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[whatwg] many messages regarding image captions

From: David Walbert <dwalbert@learnnc.org>
Date: Tue, 28 Nov 2006 09:16:15 -0500
Message-ID: <000CBA80-4CB3-4F3E-9EB6-743E5987302D@learnnc.org>

On Nov 27, 2006, at 8:49 PM, Ian Hickson wrote:

>    <figure>
>      <img ...>
>      <legend> ... </legend>
>    </figure>

Ian, thank you -- this is simple, clear, and functional. Ideally (as  
several people have pointed out) the element would be called  
"caption," but I'm content to accept your explanation of why that  
won't work. "Legend" is sufficiently intuitive for the typical person  
using HTML, as is "figure."

Regarding credit vs. caption,

> This one in particular:
>
>> http://politics.guardian.co.uk/homeaffairs/story/0,,1806799,00.html
>
> ...suggests we may want to have multiple <legend> elements per  
> <figure>,
> to allow for a caption and photo credit to be given. What do people  
> think?
> Would some other way of inline giving photo credit metadata be better?

Yes, I think a separate element for credit would be great. The  
caption and credit are functionally different. A caption tells the  
reader why an image has been included in the page; a credit tells  
where it came from.

I've done a quick survey this morning of magazines and textbooks  
around the office, and confirmed my suspicion that typically, caption  
and credit are displayed and styled separately. I think they would be  
more often separated on the web if average web design was as careful  
and competent as average print design. They look the same on the  
Guardian's website, but most often, the caption is small sans-serif  
text placed directly under or beside the photo with little margin,  
and the caption is in larger text slightly farther below the image.  
If the credit is in the same visual block with the caption, it's  
often presented in a different font. The photo on this page, rather  
unfortunately, shows both designs:

http://www.npr.org/templates/story/story.php?storyId=6545249

Obviously, styling doesn't determine semantics, but if the design is  
thoughtful styling does reflect semantics, and the stylistic  
conventions help readers to process the caption and credit separately  
as they read. If practical, the same assistance ought to be available  
to non-sighted readers.

When there are several images on a page, an author might wish to put  
all of the photo credits at the bottom so as not to clutter up the  
presentation unduly, but if the credit were a separate element, that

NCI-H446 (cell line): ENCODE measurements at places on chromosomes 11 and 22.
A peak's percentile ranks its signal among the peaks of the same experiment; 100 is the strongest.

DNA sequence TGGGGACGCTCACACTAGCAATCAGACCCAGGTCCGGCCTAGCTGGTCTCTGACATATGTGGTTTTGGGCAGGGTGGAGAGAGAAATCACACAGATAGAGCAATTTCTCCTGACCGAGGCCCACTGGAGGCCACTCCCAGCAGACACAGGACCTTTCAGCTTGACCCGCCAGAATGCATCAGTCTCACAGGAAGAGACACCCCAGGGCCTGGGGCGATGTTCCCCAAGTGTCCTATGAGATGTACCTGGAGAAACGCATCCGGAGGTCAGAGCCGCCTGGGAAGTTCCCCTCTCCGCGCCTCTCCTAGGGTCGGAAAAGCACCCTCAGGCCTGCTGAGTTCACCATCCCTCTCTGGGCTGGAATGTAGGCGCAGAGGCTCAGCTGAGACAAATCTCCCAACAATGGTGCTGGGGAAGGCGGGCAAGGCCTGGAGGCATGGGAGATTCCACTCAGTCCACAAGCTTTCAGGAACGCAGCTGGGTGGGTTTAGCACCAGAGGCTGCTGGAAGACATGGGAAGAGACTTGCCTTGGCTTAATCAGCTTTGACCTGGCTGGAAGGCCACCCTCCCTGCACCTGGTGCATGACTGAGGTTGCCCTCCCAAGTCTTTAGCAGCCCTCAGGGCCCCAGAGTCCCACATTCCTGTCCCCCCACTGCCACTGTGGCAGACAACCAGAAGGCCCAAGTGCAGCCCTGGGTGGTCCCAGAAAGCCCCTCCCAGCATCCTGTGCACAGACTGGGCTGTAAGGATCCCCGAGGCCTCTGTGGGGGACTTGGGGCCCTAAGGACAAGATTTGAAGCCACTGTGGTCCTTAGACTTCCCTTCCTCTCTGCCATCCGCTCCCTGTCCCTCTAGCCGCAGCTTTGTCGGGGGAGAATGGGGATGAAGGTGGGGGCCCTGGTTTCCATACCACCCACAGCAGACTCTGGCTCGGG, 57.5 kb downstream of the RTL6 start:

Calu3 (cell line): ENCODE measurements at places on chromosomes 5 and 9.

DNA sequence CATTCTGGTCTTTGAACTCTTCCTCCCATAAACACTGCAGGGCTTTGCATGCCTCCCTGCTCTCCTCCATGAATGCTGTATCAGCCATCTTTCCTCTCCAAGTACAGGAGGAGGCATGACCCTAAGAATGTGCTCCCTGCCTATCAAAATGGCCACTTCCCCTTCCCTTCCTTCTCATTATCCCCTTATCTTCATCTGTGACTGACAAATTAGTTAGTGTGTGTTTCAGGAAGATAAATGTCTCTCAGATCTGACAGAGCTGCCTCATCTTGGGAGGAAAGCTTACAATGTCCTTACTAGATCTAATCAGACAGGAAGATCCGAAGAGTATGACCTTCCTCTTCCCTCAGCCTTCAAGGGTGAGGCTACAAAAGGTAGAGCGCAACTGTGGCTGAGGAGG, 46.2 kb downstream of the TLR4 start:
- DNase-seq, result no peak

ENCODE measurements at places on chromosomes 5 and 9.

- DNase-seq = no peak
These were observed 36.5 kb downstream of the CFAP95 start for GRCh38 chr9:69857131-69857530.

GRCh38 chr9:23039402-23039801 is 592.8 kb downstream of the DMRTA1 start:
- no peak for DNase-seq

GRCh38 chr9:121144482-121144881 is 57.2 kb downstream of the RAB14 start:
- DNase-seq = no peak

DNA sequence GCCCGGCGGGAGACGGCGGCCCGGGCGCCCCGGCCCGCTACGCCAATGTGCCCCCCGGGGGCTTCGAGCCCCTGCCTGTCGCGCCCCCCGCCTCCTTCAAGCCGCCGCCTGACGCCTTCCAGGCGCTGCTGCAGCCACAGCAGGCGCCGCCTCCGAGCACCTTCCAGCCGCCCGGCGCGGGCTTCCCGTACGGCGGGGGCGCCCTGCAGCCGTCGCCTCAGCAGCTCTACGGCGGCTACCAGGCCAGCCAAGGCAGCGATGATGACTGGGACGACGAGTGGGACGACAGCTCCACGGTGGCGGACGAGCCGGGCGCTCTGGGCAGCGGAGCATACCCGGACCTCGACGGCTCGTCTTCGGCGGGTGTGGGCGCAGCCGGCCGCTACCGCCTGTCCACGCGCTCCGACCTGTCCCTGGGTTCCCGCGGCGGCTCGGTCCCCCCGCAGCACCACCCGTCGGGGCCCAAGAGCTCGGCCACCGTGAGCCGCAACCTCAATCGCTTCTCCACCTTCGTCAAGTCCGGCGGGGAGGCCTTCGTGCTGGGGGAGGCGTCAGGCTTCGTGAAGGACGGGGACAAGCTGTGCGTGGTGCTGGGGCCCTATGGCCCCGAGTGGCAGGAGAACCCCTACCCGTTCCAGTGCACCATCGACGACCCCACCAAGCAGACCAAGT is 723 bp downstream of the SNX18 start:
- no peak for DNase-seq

could be done with scripting while leaving the semantics intact.

Would the credit element, whatever it is called, be block or inline?  
Semantically I don't believe it makes much difference. I suppose I'd  
recommend that it be an inline element inside the <legend>, because  
then with CSS I could declare it to be display: block and pull it  
out, whereas if it's a block-level element, there's no easy way to  
put it back inside the legend.

On Nov 28, 2006, at 2:56 AM, Benjamin Hawkes-Lewis wrote:
> On Tue, 2006-11-28 at 01:15 -0500, fantasai wrote:
>> I'd suggest using <address>, e.g.
>>
>>    <figure>
>>      <img>
>>      <address>Photo by Mariel</address>
>>    </figure>
>>
>>    <figure>
>>      <img>
>>      <caption>Carcassonne</caption>
>>      <address>Photo by Mariel</address>
>>    </figure>
>
> Mere attribution is not "contact information". If all attributions
> included a link to the creator's or copyright holder's webpage, or an
> email address, that would work, but there's no guarantee they will.  
> Such
> usage dilutes the meaning of <address/>.

I agree; attribution is not contact information, though it may  
include contact information. Attribution may contain the following:

  - name of creator/photographer
  - copyright date
  - copyright holder
  - name of provider (such as "photo courtesy of..." or simply "Getty  
Images" or "Associated Press")
  - link to creator or provider's home page

Is licensing information part of the credit? The simple "All Rights  
Reserved" is common, but what about a link to a Creative Commons or  
other license? What about the Creative Commons logo? Can the legend  
or credit of a figure contain another image?

Finally, the captions for images in the content management system I  
designed and use also include a link to a full database record of the  
image -- but that is, I guess, part of a credit rather than of a  
caption, and such usage isn't  common.

-----
David Walbert
LEARN NC, UNC-Chapel Hill
dwalbert at learnnc.org



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